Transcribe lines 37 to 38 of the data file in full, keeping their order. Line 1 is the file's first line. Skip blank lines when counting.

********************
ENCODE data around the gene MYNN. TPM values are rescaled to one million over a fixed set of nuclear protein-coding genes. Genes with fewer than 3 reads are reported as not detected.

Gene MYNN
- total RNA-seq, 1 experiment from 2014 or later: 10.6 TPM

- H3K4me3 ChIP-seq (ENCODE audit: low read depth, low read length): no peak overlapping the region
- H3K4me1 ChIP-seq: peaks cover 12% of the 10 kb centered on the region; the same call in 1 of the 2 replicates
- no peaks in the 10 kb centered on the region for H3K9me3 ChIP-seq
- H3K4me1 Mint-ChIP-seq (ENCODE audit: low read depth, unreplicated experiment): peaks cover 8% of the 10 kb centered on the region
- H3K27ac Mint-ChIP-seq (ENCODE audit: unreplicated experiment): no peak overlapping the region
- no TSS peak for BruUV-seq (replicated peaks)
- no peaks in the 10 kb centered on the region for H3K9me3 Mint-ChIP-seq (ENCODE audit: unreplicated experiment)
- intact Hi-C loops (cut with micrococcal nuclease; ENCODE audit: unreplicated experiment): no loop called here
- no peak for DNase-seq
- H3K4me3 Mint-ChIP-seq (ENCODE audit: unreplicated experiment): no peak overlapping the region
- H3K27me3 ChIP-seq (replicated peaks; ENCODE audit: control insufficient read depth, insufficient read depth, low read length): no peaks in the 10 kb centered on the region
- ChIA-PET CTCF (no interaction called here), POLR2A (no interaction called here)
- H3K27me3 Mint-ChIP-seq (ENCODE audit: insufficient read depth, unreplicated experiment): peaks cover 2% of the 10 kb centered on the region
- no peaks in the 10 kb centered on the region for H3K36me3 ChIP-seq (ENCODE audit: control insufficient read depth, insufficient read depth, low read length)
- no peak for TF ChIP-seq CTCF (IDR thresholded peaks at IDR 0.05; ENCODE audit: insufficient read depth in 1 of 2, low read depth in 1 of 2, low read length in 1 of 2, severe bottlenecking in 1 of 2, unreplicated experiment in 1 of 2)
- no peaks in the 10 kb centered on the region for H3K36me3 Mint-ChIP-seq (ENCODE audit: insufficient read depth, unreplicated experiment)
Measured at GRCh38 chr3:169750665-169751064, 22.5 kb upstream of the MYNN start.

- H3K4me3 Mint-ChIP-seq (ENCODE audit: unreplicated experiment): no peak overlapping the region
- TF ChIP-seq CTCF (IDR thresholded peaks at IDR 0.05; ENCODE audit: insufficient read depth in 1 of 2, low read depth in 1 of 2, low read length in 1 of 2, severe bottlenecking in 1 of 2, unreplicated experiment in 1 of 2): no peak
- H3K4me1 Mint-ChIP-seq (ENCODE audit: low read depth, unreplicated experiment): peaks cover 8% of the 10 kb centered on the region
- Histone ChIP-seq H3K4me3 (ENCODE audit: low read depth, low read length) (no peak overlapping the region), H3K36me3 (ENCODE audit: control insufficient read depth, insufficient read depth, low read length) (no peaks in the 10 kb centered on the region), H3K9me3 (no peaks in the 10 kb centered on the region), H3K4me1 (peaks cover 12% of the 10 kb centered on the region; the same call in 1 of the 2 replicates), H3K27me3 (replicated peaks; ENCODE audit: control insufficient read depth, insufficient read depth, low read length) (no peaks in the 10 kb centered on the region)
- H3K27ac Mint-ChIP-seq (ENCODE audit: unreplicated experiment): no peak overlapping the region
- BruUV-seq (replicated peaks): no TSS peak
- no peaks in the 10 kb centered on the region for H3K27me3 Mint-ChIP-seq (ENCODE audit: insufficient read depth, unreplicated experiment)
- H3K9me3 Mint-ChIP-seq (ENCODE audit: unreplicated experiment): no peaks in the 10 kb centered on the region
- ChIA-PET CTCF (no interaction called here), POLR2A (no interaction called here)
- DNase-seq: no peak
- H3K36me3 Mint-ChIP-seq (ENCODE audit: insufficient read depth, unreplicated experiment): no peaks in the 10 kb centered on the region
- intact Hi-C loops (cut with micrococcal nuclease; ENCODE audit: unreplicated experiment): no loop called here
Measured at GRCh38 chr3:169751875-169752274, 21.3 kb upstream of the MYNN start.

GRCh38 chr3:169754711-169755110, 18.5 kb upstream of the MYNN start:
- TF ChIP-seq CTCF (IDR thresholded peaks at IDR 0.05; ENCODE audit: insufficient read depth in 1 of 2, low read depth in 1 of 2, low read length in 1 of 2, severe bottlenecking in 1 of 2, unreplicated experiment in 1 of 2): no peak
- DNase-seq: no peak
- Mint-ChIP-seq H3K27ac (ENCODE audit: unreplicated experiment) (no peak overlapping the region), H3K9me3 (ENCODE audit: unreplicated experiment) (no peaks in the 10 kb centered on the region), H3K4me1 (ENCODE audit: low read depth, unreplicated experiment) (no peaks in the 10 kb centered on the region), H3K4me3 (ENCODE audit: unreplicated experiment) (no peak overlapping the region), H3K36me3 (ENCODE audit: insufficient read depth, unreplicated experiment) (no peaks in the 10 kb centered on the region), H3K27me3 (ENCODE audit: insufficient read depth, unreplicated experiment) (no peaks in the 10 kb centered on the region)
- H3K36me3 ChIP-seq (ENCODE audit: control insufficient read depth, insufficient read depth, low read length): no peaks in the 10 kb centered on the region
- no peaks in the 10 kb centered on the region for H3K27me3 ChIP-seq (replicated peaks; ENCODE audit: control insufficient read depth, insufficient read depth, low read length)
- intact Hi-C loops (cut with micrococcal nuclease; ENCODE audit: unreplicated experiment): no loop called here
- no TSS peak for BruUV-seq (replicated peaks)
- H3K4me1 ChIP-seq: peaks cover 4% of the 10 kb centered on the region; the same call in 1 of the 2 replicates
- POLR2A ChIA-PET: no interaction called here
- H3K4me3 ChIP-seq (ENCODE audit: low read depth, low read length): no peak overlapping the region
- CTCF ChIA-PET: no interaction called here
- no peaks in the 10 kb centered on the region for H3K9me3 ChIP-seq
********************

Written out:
- Mint-ChIP-seq H3K27ac (ENCODE audit: unreplicated experiment) (no peak overlapping the region), H3K9me3 (ENCODE audit: unreplicated experiment) (no peaks in the 10 kb centered on the region), H3K4me1 (ENCODE audit: low read depth, unreplicated experiment) (no peaks in the 10 kb centered on the region), H3K4me3 (ENCODE audit: unreplicated experiment) (no peak overlapping the region), H3K36me3 (ENCODE audit: insufficient read depth, unreplicated experiment) (no peaks in the 10 kb centered on the region), H3K27me3 (ENCODE audit: insufficient read depth, unreplicated experiment) (no peaks in the 10 kb centered on the region)
- H3K36me3 ChIP-seq (ENCODE audit: control insufficient read depth, insufficient read depth, low read length): no peaks in the 10 kb centered on the region